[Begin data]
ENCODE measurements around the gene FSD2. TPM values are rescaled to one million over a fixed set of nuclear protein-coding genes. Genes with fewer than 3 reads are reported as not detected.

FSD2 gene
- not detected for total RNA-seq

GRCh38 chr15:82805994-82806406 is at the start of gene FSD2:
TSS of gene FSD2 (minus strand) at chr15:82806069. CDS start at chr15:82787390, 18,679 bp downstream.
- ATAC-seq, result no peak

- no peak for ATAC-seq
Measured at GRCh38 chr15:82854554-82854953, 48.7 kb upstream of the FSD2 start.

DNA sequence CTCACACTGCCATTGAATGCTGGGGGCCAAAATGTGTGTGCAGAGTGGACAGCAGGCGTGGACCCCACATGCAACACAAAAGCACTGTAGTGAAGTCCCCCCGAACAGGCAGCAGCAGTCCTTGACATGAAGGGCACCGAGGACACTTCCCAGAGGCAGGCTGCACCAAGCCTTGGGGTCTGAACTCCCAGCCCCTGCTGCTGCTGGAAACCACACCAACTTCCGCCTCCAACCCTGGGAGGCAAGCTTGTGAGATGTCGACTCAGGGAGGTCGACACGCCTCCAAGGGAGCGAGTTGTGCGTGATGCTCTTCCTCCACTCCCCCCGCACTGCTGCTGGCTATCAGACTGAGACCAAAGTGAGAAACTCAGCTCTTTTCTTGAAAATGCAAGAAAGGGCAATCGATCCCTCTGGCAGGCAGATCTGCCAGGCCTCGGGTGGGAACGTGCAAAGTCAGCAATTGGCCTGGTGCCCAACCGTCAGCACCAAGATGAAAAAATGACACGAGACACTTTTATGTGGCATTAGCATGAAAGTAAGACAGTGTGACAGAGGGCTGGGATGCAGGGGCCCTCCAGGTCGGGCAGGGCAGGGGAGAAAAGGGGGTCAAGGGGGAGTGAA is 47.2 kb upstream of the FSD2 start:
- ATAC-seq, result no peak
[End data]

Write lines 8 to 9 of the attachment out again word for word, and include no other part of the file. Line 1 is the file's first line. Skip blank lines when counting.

Measured at GRCh38 chr15:82854554-82854953, 48.7 kb upstream of the FSD2 start.

DNA sequence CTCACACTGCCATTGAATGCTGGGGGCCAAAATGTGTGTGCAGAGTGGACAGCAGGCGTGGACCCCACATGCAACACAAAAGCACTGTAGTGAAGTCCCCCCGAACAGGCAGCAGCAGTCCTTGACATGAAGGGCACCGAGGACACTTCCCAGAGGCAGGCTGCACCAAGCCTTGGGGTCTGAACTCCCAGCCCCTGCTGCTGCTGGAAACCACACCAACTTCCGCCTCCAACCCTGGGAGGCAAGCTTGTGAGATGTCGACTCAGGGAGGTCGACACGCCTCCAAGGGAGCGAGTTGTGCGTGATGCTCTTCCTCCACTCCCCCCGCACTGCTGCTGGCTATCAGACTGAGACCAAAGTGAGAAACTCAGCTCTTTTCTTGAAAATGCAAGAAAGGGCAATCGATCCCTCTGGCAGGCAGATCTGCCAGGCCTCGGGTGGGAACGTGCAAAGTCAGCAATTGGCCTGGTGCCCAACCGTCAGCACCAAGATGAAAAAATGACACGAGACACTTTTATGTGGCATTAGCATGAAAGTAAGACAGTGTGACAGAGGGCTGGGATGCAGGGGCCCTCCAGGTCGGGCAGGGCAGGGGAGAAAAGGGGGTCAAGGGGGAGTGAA is 47.2 kb upstream of the FSD2 start: